lingdriver.com-High image quality, fast scanning and fast color copying make the Pixma MG3620 a great option as long as you don’t need extra features.
The Canon Pixma MG3620 is a boneless wireless multifunction device for people who don’t want to pay extra for features they don’t need. You will not find an LCD control panel for carrying out stand-alone operations, there is no automatic document feeder (ADF) for copying or scanning multi-page documents. Will but you get a duplexer to make double-sided prints, and MG3620 does the most work at a speed that is better than average. Most importantly, this device produces high-quality prints.
Design of the Canon Pixma MG3620
A scanner with a lid that takes away from most of the top unit; You lift it to reveal the plate scanner. On the left side of the lid, the control panel with buttons allows you to switch between letter and 4 x 6 inch paper, but not other sizes. There is only one paper tray, so you must swap photo paper when it’s time to print photos. You push the 4×6-inch photo paper into the paper tray, but the ridges formed by the input tray hinges make it difficult to pull out extra sheets.
The lid scanner takes up most of the top unit; You lift it to reveal the plate scanner. On the left side of the lid, the control panel with buttons allows you to switch between letter and 4 x 6 inch paper, but not other sizes. There is only one paper tray, so you must swap photo paper when it’s time to print photos. You push the 4×6-inch photo paper into the paper tray, but the ridges formed by the input tray hinges make it difficult to pull out extra sheets.
The control panel also features buttons for color and black-and-white copies. Because there’s no LCD screen on the MG3620, you need to press the appropriate Copy button repeatedly to make multiple copies. Using the control panel, you can make copies to photo paper, but only onto 4 x 6-inch photo paper. You can’t perform more complex copy jobs because there is no actual copying software.
An extension to the MG3620’s input tray swings outward, but the two-piece output tray is quite short. It extends just long enough to support letter-size prints, which hang off the end.
The MG3620 is not a speed demon at printing text. At 6.4 pages per minute, it lagged behind the average of 7.5 ppm for inkjet printers we’ve tested. It took 47 seconds to print our five-page document. The slightly more expensive HP Envy 5540 ($82.95) finished in a faster 36.9 seconds. The MG3620’s Quiet Mode slows text printing a little. Typically, the MG3620 printed a single page of text in 15.5 seconds; with Quiet Mode on, it took 23.2 seconds.
At duplex printing, the MG3620 was significantly slower than the HP Envy 5540, taking more than twice the time (3 minutes and 1 second) to print our five-page text document. By contrast, the MG3620 was fast at printing graphics on plain paper. It printed our six-page text-and-graphics document in 2 minutes and 24 seconds, or 2.5 ppm, versus the inkjet average of 2:46, or 2.2 ppm. Canon’s printer was just 5 seconds slower than the HP Envy 5540, which is the fastest model we’ve tested to date.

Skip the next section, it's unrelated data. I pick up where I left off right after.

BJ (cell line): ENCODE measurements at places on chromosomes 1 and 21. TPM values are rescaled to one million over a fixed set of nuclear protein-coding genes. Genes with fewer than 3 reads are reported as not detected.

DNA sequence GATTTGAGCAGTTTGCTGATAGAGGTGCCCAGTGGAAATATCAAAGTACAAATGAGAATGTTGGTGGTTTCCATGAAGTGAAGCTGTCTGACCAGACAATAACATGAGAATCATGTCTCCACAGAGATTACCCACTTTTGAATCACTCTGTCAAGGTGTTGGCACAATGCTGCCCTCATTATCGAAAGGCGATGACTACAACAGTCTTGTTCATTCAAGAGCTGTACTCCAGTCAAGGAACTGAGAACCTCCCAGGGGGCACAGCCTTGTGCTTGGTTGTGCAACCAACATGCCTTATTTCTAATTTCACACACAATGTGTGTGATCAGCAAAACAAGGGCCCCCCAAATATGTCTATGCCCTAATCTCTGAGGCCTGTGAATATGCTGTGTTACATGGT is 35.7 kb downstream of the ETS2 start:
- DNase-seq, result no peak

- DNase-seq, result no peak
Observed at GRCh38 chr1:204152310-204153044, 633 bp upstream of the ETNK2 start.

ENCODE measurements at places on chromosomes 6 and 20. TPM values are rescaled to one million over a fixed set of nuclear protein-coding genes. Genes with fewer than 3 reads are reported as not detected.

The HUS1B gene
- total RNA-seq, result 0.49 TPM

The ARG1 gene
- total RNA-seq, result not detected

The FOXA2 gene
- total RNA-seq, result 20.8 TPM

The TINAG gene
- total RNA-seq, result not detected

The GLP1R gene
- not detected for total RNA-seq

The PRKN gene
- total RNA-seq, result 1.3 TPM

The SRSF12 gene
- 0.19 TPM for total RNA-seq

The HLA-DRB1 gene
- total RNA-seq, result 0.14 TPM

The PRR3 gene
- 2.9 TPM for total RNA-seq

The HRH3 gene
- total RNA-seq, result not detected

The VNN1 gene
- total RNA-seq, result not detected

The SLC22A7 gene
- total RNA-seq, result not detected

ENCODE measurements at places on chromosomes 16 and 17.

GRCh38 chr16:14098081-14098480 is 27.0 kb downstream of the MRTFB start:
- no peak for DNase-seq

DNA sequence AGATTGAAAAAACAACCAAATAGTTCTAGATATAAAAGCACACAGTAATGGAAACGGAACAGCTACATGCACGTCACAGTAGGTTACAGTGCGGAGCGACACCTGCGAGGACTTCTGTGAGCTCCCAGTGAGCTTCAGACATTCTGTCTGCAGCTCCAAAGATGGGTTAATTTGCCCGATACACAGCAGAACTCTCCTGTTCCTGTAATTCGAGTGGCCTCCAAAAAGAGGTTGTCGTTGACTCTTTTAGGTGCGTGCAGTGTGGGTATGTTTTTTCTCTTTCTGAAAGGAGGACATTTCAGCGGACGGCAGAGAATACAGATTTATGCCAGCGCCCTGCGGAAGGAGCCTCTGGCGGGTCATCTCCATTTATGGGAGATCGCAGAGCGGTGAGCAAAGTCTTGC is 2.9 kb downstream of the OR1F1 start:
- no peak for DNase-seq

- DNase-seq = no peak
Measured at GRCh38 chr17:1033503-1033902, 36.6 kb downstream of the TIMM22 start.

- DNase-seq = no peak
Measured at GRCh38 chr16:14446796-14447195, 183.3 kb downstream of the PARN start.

Copy and Scan Speed Conon Pixma MG3620
The MG3620 is the fastest model we’ve tested to date at making color copies. It spit out a copy in 27.3 seconds, on average. The next fastest model, the Epson ET-2550, did so in 32.3 seconds, but that all-in-one costs a whopping $380. Black-and-white copies arrived in 17.4 seconds per copy. The HP Envy 5540 was slower, taking 21.9 seconds per copy.
Where the MG3620 really shined was at scanning, with performance that topped that of all other models tested to date. It captured a 600-dpi image of a photo in 39.4 seconds — less than half the category average of 1:22 seconds. The HP Envy 5540 took a longer 1:31 seconds to make the same scan.
Similarly, the MG3620 is the fastest model we’ve tested at scanning a black-and-white PDF at 300 dpi, clocking in at 8.9 seconds. That’s less than a second ahead of the HP Envy 5540.
Print Quality Canon Pixma MG3620
The Canon MG3620 uses both dye and pigment inks — the former in the color cartridge and the latter in the black cartridge. The theory behind that approach is that dye inks deliver more vibrant color, while pigment ink creates sharper, heavier text. On standard paper, text printed by the MG3620 looked as sharp and heavy as the output on competing models such as the HP Envy 5540, but didn’t exceed it. Some edges looked a little rough, and I saw some minor speckling from errant ink spray. Results were more impressive on high-quality inkjet paper: The MG3620 produced book-worthy text with extremely sharp edges on a par with a laser printer’s output when printing from a text document.